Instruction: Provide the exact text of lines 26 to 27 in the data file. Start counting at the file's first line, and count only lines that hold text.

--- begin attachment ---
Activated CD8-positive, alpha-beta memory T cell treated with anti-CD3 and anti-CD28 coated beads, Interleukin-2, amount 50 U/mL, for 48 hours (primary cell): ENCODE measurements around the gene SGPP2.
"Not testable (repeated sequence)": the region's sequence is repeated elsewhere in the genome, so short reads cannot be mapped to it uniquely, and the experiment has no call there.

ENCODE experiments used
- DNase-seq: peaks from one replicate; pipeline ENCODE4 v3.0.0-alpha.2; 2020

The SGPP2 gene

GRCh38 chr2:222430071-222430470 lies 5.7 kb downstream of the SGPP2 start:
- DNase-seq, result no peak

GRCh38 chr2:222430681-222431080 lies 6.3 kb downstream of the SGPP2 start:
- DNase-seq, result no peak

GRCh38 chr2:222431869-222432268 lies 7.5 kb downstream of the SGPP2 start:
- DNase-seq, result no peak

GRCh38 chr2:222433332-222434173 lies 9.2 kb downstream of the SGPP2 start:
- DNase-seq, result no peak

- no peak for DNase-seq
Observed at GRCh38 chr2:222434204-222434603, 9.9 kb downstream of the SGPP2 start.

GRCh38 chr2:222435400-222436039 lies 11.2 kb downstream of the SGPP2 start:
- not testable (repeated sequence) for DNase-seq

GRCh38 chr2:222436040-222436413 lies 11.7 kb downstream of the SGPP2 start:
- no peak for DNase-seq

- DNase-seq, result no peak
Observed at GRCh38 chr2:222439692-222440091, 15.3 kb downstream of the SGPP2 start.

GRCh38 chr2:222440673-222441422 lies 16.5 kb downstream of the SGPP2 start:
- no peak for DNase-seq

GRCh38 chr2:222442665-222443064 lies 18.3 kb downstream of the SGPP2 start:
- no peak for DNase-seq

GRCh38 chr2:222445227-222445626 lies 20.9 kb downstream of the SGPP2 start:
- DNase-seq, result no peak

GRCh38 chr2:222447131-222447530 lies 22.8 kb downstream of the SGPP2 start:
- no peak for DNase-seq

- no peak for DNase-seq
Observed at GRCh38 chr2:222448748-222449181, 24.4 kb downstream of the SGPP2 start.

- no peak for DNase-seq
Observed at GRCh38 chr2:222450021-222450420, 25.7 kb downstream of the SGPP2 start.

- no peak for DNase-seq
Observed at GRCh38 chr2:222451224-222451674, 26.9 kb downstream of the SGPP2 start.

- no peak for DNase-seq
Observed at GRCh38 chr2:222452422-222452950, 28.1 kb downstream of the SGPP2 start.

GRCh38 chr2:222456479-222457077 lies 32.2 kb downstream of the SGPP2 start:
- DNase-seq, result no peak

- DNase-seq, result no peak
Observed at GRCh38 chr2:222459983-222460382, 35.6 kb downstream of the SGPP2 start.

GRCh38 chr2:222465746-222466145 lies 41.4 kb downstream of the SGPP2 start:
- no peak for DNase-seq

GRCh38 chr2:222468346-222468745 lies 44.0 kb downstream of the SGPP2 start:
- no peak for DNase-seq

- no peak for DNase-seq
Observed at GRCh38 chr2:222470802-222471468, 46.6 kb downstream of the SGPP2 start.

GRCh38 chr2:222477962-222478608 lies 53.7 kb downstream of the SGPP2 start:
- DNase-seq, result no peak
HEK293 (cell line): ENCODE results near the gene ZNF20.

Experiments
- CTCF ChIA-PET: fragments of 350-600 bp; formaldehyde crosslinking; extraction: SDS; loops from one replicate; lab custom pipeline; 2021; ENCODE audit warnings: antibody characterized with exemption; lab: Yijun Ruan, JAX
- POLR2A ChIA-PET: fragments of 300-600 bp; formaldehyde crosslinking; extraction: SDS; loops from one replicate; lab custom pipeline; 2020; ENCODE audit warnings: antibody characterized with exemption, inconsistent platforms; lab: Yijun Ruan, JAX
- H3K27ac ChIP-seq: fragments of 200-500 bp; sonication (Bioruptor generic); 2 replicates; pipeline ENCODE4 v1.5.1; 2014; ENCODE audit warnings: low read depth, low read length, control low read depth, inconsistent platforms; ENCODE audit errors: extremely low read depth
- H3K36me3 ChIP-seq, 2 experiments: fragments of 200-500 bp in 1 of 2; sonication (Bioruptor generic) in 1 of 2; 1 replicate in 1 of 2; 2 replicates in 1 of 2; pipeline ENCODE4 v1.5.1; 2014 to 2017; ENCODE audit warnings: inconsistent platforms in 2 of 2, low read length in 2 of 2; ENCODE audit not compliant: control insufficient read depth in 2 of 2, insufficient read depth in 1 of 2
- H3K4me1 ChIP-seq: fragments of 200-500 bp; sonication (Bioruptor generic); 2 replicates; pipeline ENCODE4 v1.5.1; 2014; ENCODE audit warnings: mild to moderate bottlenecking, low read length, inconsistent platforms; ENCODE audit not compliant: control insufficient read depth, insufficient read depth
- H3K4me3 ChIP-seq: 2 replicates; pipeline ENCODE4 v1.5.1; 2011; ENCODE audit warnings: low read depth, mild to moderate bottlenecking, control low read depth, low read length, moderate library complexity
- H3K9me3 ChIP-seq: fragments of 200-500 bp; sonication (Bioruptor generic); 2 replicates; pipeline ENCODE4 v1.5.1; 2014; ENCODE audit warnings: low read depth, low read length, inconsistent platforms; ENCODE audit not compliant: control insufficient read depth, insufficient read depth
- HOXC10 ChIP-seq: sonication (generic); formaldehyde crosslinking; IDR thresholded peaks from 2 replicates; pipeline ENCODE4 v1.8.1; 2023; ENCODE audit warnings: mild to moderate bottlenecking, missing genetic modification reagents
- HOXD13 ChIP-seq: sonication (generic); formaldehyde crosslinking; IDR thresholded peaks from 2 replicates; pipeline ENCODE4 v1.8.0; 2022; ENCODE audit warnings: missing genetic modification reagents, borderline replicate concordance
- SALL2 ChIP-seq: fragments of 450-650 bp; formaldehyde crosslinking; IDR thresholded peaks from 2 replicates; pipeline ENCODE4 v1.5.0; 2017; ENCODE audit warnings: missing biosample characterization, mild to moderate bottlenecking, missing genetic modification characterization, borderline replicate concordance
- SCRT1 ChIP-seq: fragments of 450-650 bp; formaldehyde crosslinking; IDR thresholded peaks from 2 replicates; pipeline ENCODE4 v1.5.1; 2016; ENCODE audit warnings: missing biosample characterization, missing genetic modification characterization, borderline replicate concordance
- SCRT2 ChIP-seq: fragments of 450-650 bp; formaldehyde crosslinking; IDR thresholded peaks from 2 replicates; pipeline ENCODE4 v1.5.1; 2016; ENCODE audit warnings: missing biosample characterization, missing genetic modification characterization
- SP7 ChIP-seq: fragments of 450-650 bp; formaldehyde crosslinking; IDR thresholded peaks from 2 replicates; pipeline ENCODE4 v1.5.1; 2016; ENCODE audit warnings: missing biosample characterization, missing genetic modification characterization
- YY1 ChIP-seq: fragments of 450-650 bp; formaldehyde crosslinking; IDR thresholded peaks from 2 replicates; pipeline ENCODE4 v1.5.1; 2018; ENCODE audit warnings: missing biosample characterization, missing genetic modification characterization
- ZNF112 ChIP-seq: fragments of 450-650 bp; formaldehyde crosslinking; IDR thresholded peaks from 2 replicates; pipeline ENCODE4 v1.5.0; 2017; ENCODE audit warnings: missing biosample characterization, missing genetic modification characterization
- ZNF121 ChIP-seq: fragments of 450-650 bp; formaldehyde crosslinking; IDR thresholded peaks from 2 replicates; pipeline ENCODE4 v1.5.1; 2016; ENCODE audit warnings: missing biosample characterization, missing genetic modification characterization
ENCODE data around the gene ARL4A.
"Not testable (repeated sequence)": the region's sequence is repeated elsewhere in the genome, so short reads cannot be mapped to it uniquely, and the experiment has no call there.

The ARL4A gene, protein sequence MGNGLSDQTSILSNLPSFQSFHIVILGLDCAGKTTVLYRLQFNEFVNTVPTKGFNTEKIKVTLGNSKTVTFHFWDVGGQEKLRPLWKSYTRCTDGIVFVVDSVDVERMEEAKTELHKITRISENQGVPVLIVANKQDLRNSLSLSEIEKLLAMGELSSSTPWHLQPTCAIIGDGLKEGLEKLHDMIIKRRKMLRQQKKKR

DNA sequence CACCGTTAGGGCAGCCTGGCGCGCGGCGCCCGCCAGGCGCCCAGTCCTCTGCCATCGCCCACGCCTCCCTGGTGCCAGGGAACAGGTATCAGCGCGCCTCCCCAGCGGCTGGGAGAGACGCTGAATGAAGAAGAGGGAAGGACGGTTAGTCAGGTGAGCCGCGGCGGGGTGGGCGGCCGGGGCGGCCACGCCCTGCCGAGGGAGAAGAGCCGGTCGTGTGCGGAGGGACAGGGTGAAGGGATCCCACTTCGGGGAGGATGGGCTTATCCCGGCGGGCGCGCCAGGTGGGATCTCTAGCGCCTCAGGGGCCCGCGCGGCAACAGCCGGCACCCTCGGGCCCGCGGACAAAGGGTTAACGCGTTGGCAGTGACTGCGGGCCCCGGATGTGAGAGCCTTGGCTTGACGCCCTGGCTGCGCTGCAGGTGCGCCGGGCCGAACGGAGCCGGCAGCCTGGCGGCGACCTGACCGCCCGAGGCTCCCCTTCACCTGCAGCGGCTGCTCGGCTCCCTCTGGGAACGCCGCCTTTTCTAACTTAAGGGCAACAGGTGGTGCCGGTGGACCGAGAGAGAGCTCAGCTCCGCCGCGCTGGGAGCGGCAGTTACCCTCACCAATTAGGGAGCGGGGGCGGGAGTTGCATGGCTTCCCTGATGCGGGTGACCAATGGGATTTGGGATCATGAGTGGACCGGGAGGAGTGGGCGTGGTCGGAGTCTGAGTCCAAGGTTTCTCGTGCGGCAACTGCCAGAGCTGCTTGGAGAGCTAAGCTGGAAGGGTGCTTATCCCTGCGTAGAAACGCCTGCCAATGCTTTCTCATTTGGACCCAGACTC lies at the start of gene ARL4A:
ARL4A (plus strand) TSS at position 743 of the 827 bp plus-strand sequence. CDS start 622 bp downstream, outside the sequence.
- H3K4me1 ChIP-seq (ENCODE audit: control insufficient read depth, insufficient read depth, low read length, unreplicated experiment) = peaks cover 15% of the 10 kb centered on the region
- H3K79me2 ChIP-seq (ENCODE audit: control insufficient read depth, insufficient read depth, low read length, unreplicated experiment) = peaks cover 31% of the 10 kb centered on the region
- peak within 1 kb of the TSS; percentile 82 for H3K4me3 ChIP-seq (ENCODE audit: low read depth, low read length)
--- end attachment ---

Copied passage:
GRCh38 chr2:222445227-222445626 lies 20.9 kb downstream of the SGPP2 start:
- DNase-seq, result no peak